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Sultanate’s budget deficit swells to RO4.4bn in 2020

13 Sep 2021

Muscat – As the COVID-19 pandemic and low oil revenues triggered tremendous challenges for Oman’s economy and public finances last year, the sultanate’s actual budget deficit sharply increased to RO4.422bn for the full year 2020 as compared to RO2.5bn deficit estimated in last year’s budget.

Announced by the Ministry of Finance on Sunday, the actual deficit for the year 2020 is around RO222mn bigger than the RO4.2bn budget shortfall estimated in the beginning of this year.

In order to bridge the gap between revenues and expenditures, total funding instruments by the end of 2020 stood at RO4.422bn, up by 77 per cent over the figure set for the 2020 budget (RO2.5bn), the ministry said in a statement to Oman News Agency.

‘Of this, a sum of RO3.034bn was funded through external and domestic loan instruments while RO500mn was withdrawn from the state’s reserve fund, in addition to the collection of net closing government account of RO1.960bn,’ the Ministry of Finance said.

It added that the government also met its commitment to repay external and local loans worth RO1.072bn in accordance with the agreed settlement plan.

Revenues plunge

The state budget’s closing account, issued by the Ministry of Finance, showed that actual revenues received during 2020 stood at RO8.503bn, more than 20 per cent or RO2.196bn short of the approved budget.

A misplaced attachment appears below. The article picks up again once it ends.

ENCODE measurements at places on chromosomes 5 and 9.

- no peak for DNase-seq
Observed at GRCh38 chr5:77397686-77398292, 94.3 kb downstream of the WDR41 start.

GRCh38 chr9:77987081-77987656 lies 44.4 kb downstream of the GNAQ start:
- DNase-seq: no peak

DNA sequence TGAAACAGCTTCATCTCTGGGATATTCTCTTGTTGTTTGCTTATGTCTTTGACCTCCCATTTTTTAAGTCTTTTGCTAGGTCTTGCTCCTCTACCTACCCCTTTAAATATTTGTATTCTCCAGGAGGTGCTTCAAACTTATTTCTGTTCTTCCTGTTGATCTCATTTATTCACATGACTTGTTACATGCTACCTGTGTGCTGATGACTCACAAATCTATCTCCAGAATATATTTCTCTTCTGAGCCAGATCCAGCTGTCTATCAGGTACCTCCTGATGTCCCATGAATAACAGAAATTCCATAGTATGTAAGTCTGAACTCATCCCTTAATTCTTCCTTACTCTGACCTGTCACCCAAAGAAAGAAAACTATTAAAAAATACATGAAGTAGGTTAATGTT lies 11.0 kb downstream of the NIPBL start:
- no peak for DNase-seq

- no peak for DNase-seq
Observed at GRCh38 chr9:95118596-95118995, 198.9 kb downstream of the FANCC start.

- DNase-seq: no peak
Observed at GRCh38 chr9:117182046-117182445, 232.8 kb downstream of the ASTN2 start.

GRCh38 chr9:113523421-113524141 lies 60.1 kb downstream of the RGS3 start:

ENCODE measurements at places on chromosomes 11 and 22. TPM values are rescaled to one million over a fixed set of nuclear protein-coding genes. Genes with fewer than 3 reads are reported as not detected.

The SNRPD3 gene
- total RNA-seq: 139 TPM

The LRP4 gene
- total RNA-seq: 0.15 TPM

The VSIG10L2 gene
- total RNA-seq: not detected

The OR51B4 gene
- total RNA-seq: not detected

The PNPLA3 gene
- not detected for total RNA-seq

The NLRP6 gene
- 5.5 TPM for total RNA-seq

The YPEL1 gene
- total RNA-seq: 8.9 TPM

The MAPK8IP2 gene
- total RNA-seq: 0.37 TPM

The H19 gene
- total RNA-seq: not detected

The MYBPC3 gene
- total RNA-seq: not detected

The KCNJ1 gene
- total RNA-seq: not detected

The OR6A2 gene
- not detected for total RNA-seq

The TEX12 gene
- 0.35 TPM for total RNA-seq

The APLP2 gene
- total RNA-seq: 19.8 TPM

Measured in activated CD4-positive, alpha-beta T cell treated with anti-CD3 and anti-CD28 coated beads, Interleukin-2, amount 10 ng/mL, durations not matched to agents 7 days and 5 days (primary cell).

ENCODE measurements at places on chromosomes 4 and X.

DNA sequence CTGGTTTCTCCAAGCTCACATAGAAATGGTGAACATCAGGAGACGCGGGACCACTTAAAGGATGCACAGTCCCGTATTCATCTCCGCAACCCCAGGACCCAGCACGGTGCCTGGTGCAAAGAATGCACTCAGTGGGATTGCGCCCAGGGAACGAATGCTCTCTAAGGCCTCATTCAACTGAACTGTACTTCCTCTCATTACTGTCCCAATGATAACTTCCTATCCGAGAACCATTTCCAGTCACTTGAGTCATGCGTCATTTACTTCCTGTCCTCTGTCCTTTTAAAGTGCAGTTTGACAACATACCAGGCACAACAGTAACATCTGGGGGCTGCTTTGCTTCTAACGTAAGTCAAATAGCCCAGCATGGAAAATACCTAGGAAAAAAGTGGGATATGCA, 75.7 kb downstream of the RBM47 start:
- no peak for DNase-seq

The ministry said this decline was due to a 24.7 per cent slump in oil and gas revenues as a result of weak oil prices. The actual average oil price last year came at US$47.6 per barrel against the approved price of US$58 for 2020 budget.

Oman’s actual oil production also decreased by 1.8 per cent to 952,700 barrel per day in 2020 compared to 970,000 approved in last year’s budget. Actual oil revenues during 2020 stood at RO5.797bn, down by RO1.902bn from approved budget estimates due to the slump in international oil prices.

Gas revenues by the end of 2020 stood at RO1.860bn, down by RO339.8mn from the allocated budget. This, the ministry said, was due to the slump in international oil prices and a decline in gas sales, locally and abroad, from 1.459tn thermal units to 1.297tn thermal units.

The government’s actual non-oil revenues for 2020 came at RO2.705bn, which is around 9.8 per cent lower from approved budget estimates.

‘The decline [in non-oil revenues] is attributed to a shrinkage in government services during the period of COVID-19 lockdown and government decisions aimed to ease pressure on private sector companies. This was coupled with a decline in economic and commercial activities, eventually leading to less fees and less taxes as approved at the start of the year,’ the ministry said.

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